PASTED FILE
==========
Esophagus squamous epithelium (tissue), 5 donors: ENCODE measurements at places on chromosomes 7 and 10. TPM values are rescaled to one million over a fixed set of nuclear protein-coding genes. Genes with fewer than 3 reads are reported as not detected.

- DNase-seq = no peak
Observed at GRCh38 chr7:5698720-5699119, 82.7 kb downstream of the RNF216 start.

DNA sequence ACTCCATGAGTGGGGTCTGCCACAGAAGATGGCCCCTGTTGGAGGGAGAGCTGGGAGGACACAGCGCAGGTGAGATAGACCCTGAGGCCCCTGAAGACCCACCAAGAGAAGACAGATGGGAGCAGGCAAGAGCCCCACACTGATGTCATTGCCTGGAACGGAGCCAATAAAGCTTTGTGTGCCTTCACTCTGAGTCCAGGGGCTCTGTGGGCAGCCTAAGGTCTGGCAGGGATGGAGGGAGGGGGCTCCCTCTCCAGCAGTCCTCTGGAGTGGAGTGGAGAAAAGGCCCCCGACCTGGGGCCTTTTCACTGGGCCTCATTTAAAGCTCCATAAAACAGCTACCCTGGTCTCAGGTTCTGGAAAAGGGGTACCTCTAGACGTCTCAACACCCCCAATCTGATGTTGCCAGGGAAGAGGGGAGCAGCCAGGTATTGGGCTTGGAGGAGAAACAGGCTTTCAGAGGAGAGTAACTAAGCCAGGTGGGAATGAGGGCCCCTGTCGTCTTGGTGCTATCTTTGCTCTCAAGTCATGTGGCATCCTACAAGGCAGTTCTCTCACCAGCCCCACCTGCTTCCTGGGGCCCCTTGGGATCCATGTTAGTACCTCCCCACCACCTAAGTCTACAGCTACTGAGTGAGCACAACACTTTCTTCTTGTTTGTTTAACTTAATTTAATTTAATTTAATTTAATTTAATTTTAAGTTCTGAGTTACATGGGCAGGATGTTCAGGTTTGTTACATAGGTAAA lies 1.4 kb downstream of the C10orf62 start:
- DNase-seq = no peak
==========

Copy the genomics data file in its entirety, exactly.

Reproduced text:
Esophagus squamous epithelium (tissue), 5 donors: ENCODE measurements at places on chromosomes 7 and 10. TPM values are rescaled to one million over a fixed set of nuclear protein-coding genes. Genes with fewer than 3 reads are reported as not detected.

- DNase-seq = no peak
Observed at GRCh38 chr7:5698720-5699119, 82.7 kb downstream of the RNF216 start.

DNA sequence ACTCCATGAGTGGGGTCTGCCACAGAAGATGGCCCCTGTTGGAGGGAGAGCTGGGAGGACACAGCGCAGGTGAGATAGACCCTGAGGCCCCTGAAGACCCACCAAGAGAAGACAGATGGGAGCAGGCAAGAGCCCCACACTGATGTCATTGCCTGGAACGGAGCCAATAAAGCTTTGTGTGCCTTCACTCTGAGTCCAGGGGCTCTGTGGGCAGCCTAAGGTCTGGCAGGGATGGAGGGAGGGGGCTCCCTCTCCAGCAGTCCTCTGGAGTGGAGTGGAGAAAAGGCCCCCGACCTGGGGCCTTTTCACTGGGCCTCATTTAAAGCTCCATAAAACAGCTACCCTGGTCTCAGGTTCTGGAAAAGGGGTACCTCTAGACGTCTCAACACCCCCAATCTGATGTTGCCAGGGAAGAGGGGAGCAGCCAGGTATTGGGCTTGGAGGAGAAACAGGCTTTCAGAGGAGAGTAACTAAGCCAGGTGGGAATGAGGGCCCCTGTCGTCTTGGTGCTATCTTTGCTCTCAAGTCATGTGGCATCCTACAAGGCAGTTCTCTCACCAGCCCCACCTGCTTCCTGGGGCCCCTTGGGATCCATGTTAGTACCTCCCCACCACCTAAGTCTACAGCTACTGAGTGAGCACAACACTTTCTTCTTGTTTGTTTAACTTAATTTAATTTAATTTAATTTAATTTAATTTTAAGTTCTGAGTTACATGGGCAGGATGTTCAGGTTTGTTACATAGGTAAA lies 1.4 kb downstream of the C10orf62 start:
- DNase-seq = no peak